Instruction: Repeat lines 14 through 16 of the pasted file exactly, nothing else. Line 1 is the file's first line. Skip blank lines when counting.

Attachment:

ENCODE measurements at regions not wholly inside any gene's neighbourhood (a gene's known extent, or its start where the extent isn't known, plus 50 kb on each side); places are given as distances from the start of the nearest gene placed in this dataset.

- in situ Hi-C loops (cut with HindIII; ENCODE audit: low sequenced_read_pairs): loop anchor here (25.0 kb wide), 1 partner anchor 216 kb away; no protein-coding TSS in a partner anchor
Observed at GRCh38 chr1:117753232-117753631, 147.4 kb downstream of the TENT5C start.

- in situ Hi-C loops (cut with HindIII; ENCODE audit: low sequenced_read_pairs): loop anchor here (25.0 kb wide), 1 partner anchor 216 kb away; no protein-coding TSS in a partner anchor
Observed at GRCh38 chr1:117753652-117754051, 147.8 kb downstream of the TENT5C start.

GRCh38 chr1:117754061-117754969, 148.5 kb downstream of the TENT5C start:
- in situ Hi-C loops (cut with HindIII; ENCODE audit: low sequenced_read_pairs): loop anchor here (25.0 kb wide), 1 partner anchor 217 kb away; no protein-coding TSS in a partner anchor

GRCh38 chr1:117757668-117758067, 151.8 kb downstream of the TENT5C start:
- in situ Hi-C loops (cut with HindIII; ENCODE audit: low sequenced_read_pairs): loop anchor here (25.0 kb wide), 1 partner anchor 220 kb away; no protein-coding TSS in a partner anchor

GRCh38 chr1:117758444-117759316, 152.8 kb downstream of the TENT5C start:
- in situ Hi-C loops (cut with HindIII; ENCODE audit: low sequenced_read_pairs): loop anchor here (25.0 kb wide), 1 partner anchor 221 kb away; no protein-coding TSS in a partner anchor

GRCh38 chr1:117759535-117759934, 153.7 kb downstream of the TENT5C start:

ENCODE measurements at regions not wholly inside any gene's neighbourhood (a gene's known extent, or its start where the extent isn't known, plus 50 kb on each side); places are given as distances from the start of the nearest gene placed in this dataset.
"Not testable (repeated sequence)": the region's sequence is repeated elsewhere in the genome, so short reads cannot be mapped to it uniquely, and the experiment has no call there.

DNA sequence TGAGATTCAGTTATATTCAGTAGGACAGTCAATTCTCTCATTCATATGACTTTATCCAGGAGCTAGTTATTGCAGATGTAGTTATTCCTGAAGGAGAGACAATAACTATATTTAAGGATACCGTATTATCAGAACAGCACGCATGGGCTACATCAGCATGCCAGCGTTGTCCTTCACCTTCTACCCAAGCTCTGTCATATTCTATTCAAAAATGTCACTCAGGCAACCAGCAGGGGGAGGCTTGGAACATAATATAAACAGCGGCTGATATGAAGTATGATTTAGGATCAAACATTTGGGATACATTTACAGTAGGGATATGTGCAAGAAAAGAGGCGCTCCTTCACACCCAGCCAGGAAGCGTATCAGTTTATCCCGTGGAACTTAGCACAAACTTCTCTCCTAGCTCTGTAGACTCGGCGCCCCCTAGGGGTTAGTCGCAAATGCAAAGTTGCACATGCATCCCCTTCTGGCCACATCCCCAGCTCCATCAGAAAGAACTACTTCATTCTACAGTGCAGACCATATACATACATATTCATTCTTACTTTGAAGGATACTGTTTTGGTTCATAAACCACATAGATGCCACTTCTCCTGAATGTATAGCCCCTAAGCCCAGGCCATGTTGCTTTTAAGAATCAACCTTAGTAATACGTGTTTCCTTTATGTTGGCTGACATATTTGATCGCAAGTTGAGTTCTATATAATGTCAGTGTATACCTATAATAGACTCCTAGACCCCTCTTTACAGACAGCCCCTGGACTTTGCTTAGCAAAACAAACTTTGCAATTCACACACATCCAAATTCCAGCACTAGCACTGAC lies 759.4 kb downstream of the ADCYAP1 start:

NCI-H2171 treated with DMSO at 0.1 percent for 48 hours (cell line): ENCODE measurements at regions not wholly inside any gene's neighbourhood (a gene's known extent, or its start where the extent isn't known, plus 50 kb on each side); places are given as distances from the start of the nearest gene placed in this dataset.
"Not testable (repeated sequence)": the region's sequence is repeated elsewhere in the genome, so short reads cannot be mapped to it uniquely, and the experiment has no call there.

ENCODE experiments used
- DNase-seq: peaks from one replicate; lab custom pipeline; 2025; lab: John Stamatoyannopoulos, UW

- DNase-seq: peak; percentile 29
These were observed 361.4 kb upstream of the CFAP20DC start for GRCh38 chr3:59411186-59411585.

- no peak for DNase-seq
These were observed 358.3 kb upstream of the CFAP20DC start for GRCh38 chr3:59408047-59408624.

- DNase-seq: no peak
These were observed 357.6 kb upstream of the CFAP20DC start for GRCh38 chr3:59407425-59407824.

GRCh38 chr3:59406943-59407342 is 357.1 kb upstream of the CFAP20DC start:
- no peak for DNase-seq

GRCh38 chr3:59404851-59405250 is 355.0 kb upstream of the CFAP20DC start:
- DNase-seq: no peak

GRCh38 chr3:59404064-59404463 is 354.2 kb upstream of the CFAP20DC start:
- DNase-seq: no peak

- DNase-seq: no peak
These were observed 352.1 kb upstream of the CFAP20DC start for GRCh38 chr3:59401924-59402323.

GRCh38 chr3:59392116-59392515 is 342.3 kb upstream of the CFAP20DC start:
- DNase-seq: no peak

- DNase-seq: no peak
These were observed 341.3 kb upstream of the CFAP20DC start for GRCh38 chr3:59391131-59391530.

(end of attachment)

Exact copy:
"Not testable (repeated sequence)": the region's sequence is repeated elsewhere in the genome, so short reads cannot be mapped to it uniquely, and the experiment has no call there.

DNA sequence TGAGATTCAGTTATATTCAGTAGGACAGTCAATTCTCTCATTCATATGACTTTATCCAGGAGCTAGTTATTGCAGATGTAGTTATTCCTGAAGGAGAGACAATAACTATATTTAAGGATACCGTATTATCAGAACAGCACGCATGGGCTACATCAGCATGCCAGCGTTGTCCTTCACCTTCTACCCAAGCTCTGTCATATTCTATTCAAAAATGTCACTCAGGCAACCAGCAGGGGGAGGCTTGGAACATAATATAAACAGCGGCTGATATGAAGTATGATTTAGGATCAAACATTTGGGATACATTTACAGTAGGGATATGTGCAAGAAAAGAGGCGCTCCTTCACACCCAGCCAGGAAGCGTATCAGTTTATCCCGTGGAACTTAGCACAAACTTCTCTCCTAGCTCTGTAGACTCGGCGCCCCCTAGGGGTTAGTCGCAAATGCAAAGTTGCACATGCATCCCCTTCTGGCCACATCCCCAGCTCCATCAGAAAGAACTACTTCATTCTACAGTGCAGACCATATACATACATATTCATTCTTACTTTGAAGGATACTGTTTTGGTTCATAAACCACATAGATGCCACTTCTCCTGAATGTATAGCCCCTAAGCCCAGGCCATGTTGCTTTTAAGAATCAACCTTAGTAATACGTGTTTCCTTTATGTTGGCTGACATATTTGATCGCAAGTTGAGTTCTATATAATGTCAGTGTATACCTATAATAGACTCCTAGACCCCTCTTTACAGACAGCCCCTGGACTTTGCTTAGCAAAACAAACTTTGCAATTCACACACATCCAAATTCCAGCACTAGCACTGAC lies 759.4 kb downstream of the ADCYAP1 start:

NCI-H2171 treated with DMSO at 0.1 percent for 48 hours (cell line): ENCODE measurements at regions not wholly inside any gene's neighbourhood (a gene's known extent, or its start where the extent isn't known, plus 50 kb on each side); places are given as distances from the start of the nearest gene placed in this dataset.